We know what you're thinking. Woody Allen ... in a kid's movie? What can we say? The 1990s were a weird time. While the idea of Woody Allen starring in a kids movie sounds unbelievably icky now (and honestly, it should've been considered icky then), Antz was actually a big hit, earning $152 million worldwide on a $60 million budget. Antz also received rave reviews from critics, with a 92% critic's score, though moviegoers were much less impressed, giving it a rotten 52% score. That critics' score is still enough to make Antz one of Sylvester Stallone's best movies, though that rotten audience score probably still "bugs" him (sorry, we couldn't help ourselves).

Worst: Stop! Or My Mom Will Shoot is a major career misfire

We all have moments in our life we're not proud of. For Sylvester Stallone, that moment is the 1992 "comedy" Stop! Or My Mom Will Shoot. In the film, Stallone plays a gruff, macho cop who, as the title implies, gets unexpected and unwanted assistance from his elderly mom on a case involving multiple brutal murders. Because that's a thing that happens.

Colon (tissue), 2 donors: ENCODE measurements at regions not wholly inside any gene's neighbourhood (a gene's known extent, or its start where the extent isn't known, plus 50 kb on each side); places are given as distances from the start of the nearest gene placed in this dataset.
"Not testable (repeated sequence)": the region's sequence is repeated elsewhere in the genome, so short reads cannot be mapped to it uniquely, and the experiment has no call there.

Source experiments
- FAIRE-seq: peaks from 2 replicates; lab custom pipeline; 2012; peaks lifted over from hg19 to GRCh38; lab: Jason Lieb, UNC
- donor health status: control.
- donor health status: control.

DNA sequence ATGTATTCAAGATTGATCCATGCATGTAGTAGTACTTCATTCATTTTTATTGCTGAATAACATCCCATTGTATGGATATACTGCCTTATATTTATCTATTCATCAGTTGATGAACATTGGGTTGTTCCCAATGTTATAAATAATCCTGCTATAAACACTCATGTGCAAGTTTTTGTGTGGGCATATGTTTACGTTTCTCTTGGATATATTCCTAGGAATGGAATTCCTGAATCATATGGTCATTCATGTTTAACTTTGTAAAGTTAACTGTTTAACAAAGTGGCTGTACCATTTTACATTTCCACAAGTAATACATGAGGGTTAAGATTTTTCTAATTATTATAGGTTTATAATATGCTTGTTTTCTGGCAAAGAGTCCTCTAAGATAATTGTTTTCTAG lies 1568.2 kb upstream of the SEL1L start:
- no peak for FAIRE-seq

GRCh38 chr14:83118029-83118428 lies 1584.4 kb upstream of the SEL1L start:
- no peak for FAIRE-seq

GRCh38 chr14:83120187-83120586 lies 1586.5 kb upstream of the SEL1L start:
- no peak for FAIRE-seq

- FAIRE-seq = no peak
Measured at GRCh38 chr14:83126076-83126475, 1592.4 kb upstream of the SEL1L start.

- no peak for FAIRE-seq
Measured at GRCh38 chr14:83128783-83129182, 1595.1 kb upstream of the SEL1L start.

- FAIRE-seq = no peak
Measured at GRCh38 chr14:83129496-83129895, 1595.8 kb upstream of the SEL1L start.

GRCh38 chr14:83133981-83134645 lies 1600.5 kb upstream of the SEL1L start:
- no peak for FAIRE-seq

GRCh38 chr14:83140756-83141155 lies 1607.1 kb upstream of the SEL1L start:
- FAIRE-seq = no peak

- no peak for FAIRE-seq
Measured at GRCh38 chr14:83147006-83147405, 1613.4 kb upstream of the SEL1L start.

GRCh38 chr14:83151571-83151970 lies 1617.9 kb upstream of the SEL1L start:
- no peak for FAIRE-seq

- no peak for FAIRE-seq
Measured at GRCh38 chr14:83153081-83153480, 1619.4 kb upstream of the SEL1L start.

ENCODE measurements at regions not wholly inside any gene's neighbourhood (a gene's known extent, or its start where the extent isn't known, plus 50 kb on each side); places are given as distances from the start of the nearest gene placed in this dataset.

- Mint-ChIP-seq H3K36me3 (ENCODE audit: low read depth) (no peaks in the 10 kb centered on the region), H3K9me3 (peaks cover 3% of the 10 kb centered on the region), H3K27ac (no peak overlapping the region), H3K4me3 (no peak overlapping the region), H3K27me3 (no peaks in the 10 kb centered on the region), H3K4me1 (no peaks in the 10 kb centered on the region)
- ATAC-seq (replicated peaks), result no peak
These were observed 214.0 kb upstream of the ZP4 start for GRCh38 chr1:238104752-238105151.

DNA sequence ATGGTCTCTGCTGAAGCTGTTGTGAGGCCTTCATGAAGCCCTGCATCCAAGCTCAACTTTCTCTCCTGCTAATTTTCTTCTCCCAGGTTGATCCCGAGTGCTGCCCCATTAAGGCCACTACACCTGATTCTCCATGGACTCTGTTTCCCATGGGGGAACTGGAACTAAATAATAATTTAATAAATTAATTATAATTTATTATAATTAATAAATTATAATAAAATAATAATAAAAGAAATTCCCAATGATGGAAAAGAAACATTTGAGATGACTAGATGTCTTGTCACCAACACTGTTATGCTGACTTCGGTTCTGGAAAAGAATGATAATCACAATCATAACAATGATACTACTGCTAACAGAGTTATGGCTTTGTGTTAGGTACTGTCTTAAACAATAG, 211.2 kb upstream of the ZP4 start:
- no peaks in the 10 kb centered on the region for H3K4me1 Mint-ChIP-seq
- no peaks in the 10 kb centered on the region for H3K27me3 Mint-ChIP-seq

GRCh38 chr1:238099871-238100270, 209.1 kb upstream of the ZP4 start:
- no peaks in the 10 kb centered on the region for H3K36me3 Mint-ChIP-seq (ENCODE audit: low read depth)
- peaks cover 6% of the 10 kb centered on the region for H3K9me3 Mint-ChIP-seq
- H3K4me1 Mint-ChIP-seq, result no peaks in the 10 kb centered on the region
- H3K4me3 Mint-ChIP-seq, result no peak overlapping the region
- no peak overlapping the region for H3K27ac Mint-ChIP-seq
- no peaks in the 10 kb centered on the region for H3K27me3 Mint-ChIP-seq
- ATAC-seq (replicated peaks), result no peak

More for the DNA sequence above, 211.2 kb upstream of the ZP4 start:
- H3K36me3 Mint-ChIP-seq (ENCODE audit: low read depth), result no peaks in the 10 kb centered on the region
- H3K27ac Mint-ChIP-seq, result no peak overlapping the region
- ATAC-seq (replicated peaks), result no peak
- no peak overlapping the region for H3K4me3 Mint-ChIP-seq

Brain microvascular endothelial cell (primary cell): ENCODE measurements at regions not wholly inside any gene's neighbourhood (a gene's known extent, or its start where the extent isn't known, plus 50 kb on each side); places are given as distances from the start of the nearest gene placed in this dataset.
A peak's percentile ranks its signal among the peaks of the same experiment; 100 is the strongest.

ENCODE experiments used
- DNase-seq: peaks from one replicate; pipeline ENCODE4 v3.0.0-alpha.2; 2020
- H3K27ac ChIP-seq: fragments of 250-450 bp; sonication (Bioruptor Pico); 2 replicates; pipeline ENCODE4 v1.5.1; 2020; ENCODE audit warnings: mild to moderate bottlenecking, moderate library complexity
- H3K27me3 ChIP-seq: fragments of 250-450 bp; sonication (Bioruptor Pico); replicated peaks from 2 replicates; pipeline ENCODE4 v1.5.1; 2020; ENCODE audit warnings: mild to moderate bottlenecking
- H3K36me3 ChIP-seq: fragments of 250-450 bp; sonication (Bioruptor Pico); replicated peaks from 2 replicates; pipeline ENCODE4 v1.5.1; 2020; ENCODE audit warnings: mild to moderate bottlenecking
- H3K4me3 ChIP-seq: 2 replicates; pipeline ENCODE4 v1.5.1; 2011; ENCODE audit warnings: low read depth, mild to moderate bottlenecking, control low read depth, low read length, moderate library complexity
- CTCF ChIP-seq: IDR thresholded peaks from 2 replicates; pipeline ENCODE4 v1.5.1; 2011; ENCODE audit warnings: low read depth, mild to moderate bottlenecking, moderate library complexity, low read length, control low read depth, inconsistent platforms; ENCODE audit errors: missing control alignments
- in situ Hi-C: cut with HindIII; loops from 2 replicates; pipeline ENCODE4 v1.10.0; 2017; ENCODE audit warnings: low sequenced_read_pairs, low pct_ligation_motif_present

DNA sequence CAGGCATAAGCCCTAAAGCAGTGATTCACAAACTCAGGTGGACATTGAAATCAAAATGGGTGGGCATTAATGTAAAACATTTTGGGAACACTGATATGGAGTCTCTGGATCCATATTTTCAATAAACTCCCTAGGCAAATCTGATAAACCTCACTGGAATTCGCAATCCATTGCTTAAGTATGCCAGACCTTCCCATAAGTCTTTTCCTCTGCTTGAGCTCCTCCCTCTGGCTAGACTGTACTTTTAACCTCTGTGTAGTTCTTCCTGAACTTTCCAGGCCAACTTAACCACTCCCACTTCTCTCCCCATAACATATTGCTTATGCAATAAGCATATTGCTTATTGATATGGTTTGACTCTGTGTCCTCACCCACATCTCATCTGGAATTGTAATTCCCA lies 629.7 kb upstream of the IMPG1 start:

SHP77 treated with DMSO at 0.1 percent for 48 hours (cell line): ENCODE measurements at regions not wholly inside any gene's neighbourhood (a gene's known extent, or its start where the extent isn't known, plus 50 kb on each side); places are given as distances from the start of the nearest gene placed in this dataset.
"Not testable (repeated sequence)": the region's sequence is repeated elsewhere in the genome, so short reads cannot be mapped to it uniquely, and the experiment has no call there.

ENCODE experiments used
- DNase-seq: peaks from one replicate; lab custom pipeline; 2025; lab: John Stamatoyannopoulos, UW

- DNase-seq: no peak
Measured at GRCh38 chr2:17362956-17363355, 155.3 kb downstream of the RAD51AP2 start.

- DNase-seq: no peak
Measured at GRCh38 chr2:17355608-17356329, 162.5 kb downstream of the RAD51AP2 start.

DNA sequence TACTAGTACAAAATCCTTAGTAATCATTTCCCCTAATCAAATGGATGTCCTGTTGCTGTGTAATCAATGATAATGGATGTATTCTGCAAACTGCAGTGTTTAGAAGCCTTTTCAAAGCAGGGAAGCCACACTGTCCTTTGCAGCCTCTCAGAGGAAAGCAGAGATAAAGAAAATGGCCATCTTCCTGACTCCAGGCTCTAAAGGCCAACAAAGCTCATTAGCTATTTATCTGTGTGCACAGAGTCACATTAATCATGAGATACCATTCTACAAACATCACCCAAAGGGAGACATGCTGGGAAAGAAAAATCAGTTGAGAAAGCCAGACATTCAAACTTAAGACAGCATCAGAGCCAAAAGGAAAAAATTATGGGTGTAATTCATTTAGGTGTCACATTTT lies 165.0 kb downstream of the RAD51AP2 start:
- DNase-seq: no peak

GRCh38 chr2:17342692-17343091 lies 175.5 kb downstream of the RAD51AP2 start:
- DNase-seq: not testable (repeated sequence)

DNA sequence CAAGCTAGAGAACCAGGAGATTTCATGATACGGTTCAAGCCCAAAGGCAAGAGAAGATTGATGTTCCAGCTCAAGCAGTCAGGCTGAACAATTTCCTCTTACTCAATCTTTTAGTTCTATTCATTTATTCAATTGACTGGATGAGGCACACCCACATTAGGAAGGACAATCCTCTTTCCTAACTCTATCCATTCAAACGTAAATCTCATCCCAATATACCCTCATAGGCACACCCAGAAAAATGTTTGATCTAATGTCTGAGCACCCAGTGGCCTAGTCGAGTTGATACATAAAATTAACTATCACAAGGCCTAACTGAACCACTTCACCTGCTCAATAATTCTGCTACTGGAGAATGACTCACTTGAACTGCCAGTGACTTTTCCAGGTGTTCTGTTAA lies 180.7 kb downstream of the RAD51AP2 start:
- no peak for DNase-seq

The titular mom is played by Estelle Getty, so perhaps the idea of pairing the wisecracking matriarch from The Golden Girls with John Rambo himself seemed like a can't miss proposition, especially after Arnold Schwarzenegger had success playing against type in the 1988 comedy Twins.  In fact, Stallone playfully said in an Instagram Q&A (reported by MovieHole) that Schwarzenegger tricked him into doing the part by making him think he was interested in it. However, the Austrian star wasn't, though Stallone actually said Stop! Or My Mom Will Shoot is the movie he'd most like to remake. Go figure.